Andrew comes home and naps on the couch; he is then murdered with an ax. When Lizzie returns from the barn, she finds Andrew on the couch, dead. Lizzie yells for Bridget, who is in her room taking a nap.

It is not until the police and doctor are at the house that they find Abby dead upstairs. Neither body had defense wounds, so it is believed they both knew the killer or it was a sneak attack. However, many investigators also found it weird that there were no blood trails aside from the wounds to the skulls, suggesting that it had to be someone who was a professional, possibly a doctor or a butcher.

There was also a rumor that Lizzie tried to poison them as it was reported that she tried to buy cyanide the day before, and on the day of the murders, the maid was vomiting; it could also have been food poisoning.

Lizzie was arrested for murder and just as fast acquitted.

The jury stated a woman could not commit such gruesome murders. Also, no blood was found on Lizzie and no signs that she murdered them. An ax head was found in the basement; however, they are unsure if it was the murder weapon.

The truth is that there are several significant problems with the "handleless hatchet" as the murder weapon and even the prosecution's identification of it as such was woefully shaky.

Rumors, Legends, Do we know what happened?

Were the sisters in on it for an inheritance, because according to the tour guide at the house, if Andrew died, all the money would go to Abby, leaving Lizzie and Emma out on the streets, as they were already spinsters, it would ruin them.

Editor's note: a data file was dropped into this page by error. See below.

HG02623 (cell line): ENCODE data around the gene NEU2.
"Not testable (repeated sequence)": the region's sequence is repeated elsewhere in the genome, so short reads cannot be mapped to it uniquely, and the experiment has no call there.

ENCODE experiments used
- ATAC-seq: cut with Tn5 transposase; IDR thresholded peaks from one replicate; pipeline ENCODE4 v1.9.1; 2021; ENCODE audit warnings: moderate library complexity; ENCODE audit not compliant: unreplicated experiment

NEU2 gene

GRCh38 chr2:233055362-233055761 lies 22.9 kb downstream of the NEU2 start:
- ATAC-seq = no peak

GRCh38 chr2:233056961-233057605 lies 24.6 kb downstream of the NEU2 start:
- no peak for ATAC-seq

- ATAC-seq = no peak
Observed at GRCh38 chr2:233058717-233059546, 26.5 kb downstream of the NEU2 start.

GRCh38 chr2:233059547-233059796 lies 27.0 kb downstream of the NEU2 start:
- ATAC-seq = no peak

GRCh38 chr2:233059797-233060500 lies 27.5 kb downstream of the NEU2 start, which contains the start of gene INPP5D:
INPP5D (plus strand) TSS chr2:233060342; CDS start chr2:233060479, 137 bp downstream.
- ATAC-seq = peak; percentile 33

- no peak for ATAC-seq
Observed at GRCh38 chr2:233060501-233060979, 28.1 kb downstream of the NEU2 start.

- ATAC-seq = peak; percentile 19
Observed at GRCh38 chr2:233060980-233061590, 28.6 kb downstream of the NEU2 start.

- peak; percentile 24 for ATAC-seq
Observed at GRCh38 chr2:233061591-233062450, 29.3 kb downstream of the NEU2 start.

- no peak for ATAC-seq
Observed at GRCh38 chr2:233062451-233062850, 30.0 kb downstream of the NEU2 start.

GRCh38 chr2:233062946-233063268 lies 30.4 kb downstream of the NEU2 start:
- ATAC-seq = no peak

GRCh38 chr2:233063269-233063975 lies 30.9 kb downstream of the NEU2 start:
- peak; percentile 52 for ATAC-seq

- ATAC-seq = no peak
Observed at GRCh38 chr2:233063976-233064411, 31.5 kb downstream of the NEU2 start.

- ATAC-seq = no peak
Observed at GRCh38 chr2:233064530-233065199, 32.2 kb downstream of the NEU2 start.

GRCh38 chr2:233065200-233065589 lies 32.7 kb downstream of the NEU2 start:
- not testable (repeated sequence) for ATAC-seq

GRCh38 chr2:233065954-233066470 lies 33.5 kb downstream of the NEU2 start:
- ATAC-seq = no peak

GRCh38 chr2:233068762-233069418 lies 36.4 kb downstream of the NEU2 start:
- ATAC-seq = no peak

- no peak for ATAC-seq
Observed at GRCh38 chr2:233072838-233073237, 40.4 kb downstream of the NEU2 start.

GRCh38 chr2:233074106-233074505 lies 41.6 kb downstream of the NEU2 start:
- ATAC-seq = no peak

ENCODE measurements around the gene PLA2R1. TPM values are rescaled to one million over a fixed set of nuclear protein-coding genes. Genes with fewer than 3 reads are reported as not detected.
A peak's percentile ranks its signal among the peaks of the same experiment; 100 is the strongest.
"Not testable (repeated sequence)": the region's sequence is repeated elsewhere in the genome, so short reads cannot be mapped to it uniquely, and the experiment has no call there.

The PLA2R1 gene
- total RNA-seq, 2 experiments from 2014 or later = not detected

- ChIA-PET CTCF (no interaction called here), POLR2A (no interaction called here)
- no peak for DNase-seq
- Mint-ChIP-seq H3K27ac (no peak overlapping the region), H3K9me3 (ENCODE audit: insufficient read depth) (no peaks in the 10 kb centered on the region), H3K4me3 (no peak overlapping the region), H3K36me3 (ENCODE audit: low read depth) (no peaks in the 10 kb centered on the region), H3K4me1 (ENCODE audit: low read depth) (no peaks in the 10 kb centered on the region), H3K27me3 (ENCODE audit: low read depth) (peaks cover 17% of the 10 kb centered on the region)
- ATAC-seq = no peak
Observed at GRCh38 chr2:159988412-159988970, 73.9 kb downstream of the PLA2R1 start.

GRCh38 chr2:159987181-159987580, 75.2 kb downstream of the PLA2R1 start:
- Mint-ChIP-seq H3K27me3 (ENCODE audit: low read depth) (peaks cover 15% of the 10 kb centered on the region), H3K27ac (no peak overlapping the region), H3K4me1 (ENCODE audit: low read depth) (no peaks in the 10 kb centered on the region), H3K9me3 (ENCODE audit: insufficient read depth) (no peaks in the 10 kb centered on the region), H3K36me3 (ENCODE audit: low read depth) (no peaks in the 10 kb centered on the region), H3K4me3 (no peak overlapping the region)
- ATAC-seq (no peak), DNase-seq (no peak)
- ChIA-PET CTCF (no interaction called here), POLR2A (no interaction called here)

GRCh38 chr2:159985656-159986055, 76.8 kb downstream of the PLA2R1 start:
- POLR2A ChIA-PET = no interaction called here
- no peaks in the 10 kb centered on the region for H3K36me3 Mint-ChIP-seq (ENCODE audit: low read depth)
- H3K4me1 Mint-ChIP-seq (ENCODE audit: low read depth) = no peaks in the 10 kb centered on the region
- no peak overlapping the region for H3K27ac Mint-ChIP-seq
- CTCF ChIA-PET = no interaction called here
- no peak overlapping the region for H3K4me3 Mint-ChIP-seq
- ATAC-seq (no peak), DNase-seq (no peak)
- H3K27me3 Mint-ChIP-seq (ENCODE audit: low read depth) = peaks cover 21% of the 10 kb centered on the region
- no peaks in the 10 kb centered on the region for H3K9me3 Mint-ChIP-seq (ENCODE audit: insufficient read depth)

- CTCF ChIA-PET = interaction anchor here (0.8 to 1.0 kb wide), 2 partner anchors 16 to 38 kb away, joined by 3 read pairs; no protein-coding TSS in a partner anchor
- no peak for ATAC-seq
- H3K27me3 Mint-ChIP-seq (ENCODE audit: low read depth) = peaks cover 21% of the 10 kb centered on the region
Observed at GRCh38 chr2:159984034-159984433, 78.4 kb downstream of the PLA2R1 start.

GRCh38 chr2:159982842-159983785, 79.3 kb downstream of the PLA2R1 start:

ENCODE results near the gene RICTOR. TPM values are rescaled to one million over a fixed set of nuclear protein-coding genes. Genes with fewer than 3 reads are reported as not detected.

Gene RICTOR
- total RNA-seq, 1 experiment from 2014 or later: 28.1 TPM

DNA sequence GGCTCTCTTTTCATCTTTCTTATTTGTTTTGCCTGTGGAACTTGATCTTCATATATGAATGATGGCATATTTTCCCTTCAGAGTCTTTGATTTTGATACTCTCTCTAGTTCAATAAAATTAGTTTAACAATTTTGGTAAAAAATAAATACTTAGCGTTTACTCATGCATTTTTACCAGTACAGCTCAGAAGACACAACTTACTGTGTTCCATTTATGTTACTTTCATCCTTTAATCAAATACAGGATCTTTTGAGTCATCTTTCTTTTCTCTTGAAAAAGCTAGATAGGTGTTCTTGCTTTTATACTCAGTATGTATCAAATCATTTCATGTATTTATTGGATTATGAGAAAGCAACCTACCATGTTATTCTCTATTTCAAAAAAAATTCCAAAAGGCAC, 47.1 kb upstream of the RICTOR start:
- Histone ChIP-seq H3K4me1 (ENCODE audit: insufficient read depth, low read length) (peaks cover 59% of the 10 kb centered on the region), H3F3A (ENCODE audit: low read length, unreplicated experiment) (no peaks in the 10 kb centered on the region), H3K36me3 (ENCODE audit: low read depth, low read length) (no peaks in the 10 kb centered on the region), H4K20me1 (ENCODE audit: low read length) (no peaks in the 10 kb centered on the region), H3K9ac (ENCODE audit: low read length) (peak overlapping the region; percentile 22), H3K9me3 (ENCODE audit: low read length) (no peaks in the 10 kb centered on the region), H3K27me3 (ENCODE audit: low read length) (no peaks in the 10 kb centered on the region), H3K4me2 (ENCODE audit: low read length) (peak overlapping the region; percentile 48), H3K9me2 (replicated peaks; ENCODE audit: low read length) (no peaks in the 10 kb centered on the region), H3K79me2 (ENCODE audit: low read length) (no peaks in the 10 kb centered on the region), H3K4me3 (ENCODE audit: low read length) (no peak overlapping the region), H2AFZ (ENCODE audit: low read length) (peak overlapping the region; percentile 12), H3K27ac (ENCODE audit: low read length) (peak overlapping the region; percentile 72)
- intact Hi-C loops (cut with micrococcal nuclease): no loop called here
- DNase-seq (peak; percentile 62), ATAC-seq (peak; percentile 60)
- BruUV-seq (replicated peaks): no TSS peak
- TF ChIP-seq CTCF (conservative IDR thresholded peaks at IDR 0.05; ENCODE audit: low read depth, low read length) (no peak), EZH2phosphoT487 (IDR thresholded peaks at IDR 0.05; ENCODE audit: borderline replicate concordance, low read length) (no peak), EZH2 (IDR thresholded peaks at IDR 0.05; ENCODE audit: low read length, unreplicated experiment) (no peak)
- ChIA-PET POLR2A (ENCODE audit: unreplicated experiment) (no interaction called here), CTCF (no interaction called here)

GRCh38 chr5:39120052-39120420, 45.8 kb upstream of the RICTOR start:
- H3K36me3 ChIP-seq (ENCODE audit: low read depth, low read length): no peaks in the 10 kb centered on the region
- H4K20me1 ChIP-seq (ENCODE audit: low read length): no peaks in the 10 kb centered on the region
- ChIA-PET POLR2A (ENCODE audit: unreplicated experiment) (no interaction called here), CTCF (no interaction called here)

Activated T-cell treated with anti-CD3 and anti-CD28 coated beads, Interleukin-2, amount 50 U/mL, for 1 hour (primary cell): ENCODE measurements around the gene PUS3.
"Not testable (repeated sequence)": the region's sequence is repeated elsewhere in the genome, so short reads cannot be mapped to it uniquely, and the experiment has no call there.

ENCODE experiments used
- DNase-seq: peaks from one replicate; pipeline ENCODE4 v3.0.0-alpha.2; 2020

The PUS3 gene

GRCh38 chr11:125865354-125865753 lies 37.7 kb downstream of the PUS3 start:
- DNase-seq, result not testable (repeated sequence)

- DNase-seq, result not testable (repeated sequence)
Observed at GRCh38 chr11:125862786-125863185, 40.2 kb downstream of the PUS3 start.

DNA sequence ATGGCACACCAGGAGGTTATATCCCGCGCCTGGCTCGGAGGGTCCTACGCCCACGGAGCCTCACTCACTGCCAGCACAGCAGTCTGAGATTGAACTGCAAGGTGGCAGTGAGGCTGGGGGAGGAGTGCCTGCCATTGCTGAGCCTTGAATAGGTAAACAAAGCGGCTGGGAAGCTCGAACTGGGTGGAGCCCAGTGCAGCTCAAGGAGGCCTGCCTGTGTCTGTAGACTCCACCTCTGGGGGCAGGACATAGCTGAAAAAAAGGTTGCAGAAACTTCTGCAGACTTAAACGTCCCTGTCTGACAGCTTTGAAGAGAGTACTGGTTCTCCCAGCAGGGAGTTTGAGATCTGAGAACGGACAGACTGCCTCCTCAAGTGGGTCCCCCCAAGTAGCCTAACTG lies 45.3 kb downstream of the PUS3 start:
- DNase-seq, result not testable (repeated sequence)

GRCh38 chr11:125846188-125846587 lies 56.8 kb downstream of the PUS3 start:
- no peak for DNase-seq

There was also a rumor that Andrew was raping the girls, Lizzie, Emma, and Bridget, and they were in on it together with their uncle John.

After the trial was over, and Lizzie was acquitted. The two girls inherited the father's money, and Lizzie bought a house on the Hill. Lizzie and Emma never married.

Bridget married and moved to Montana. John went back to Idaho, Never to speak of the case again.

Many rumors stated that they all had enough money to never worry about money again, which leaves the question of they were all in on it together, or was it all a coincidence?

After she inherited the money, Lizzie put a lot of money back into the community; she gave scholarships to the Irish. She also became a silent partner in an animal shelter, and when she died in 1927, she left 30k to the Fall River's Animal Rescue League.

When I was on tour, a Medium was also there, and he said that the ghost of Andrew Borden still haunts the house; he is unaware that he is dead. He does not like people in his home. The house has been sold and turned into a bed and breakfast. They offer nightly tours of the story of Lizzie Borden.

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I share legends, myths, and bizarre history, sometimes news. Living nomadically since 2018, currently in Colombia.

Pasadena, CA